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How to Ensure that Remote Employees Stay Productive

by | 3 minute read

How can you ensure that your remote employees stay productive? Now that COVID-19 has forced so many employees to work from home, managers may face a new normal. As social isolation drags on and employees lack the usual childcare options, employees may be working from home a lot longer than initially planned. This reality is a game changer for managers.

Remote workers have long caused uneasiness in the corporate culture of businesses that also maintained physical offices. Managers worried and coworkers believed that remote staff members had a better deal than everyone else. Here’s what employees have to say in a new Remote Work 2020 survey.

The Joy in Working Remote

Over 300 workers took this survey. Many of these folks have long worked remotely, while others have just started to do so as a result of the COVID-19 pandemic. 82% say they never plan to return to an in-office setting. Remote workers enjoy the experience so much that 65% say they would recommend it to people they know.

Here’s what your employees appreciate most about their remote work arrangement:

  • Flexibility in when they work 39%
  • No commuting 25%
  • More time with friends/family 21%

In this survey, when asked whether they always wanted to do remote work, 58% said yes. Only 26% said they just happened to get hired for such a role and 16% need this kind of arrangement for personal reasons.

Workspace

Managers often worry about whether employees have a good remote workspace, one that allows them to be efficient and focus on their tasks. At least 63% have a dedicated home office. This setup is ideal as employees won’t have the distraction of TV and household traffic while they’re working. About 21% of employees work anywhere in the home and another 8% are going to co-working spaces.

Remote Employees Stay Productive

Not every organization can support remote work options for its employees. But those that do have a dilemma if they are trying to run a culture that includes both in-office and remote staff members. Hiring managers often justify remote status because they are trying to hire the best individual at the right salary. The downside to this arrangement is not knowing whether those remote workers stay productive.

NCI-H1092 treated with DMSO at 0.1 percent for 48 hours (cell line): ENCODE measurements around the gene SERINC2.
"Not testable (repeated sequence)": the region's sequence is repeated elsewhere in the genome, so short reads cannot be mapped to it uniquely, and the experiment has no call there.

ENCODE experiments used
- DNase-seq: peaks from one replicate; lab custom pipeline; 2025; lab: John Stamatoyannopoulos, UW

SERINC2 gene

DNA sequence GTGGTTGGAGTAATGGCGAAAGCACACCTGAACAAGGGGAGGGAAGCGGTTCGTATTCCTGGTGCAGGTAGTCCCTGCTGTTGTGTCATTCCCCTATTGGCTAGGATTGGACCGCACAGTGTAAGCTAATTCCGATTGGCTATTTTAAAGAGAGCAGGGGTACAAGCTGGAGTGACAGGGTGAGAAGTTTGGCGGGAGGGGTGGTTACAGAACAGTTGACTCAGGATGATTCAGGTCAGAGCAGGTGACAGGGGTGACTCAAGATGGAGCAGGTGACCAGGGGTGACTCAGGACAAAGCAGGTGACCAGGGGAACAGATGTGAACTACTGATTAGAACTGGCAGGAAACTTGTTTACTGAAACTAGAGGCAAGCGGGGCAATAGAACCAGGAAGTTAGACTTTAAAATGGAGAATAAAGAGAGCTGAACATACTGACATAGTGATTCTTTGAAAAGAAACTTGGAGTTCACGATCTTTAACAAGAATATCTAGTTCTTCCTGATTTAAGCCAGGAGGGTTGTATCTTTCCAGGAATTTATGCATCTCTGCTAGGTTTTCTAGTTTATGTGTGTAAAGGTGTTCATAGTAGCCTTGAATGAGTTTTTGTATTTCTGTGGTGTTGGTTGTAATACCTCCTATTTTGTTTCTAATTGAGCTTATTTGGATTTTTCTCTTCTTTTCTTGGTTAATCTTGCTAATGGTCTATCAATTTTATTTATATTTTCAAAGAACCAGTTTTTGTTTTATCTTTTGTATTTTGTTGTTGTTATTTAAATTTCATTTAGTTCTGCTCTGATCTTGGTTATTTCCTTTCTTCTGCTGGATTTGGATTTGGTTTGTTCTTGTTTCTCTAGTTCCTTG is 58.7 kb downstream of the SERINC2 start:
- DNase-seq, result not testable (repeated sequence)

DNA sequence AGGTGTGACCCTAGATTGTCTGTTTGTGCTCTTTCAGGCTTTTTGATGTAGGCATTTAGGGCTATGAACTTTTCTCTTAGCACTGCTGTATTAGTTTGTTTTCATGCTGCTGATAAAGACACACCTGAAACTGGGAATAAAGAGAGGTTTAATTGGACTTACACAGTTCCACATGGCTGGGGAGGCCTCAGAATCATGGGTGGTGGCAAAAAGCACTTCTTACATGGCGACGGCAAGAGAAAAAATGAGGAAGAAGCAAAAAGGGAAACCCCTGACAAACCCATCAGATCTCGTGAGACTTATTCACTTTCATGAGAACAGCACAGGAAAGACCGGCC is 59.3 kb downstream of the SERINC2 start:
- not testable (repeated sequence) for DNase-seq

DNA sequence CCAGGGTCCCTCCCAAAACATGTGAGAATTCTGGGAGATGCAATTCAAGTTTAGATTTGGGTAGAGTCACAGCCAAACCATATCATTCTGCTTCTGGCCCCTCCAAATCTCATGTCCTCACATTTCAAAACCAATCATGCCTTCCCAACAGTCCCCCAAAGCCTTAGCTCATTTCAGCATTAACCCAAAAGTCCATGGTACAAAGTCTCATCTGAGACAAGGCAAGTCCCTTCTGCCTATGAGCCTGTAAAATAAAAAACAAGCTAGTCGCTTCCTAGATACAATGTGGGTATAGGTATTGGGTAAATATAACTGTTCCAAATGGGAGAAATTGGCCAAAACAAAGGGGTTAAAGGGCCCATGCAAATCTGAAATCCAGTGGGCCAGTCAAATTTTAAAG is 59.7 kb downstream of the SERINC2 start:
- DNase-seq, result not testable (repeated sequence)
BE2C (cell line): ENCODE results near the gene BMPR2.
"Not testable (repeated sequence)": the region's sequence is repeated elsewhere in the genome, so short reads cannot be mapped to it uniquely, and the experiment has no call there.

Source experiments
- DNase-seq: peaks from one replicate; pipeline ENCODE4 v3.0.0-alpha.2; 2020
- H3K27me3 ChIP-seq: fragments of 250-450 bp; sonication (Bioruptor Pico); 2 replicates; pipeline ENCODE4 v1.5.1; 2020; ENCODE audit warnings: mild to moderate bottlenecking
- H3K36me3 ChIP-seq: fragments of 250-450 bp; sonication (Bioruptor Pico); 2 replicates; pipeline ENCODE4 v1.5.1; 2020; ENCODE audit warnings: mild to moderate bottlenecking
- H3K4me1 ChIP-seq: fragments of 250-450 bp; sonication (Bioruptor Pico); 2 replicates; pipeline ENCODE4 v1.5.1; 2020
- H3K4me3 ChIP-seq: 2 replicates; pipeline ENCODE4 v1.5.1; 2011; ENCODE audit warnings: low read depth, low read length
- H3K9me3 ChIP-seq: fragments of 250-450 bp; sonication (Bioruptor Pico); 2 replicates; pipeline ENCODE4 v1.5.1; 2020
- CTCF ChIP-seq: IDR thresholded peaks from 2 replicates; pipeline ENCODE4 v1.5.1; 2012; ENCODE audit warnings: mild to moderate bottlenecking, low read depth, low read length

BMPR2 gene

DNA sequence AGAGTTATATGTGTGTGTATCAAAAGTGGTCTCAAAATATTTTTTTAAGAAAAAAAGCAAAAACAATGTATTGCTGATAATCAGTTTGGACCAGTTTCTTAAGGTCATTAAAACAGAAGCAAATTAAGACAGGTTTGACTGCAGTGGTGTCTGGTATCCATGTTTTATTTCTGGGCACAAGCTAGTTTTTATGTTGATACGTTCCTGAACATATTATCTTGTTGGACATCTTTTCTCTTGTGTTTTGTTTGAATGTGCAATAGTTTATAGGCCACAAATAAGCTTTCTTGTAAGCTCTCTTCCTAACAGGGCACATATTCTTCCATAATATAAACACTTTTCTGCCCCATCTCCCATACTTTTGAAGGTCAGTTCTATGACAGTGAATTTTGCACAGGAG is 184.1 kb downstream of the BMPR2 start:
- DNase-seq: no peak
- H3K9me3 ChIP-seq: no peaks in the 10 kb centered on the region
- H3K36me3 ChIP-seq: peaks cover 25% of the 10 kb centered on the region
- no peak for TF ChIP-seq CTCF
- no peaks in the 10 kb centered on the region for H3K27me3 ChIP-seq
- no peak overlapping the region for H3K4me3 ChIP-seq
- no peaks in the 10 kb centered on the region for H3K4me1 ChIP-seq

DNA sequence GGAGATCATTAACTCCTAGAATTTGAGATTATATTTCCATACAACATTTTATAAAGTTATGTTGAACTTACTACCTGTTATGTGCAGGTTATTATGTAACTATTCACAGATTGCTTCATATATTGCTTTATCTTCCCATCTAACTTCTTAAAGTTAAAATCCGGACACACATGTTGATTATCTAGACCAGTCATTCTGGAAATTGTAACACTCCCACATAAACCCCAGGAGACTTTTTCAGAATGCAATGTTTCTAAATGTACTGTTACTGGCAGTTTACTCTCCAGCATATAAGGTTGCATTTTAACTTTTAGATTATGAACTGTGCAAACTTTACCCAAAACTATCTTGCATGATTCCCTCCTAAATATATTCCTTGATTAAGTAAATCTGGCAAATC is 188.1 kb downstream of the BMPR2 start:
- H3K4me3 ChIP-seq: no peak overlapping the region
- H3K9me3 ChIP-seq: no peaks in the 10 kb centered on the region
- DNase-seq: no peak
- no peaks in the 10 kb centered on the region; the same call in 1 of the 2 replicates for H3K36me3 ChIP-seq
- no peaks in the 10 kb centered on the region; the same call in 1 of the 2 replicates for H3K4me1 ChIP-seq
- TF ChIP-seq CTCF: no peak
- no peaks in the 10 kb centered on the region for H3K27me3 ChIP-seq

At least 44% of remote staff members say they work over 40 hours a week. While that sounds great, we all know that measuring time spent on work effort is not an indicator of productivity. It’s best for managers to stay in close touch, especially with newer employees, to be sure they understand their tasks and other expectations you have. Follow up your spoken instructions in writing. Having a document to review can help employees when they are learning a new process. Remember that they won’t always want to ping you on the office chat channel to ask simple questions.

Remote workers also need camaraderie and a sense of belonging to a team. They particularly appreciate having dedicated video chat channels for informal exchanges (34%). From time to time, meetings that bring the entire team together make a big difference (25%). Both managers and co-workers should stay in touch with informal chats as well (21%). When you sense a remote worker is having a tough time, don’t hesitate to reach out for a brief video call. Seeing a familiar face and hearing a friendly voice can make all the difference. 

Remote workers, whether they are temporarily or permanently out of the physical office, require as many touch points as your in-office staff. To make sure your remote workers stay productive, stay in touch with video calls, phone calls and email. Build the cost of in-person meetings into your budgets because nothing takes the place of these kinds of connections. When your remote workers feel they are part of the team and see opportunity for advancements, they’ll engage and increase productivity.

remote employees stay productive, How to Ensure that Remote Employees Stay Productive
Kathy is the Vice President of Research for SalesFuel. She holds a Masters in Business Administration from the University of Vermont and oversees a staff of researchers, writers and content providers for SalesFuel. Previously, she was co-owner of several small businesses in the health care services sector.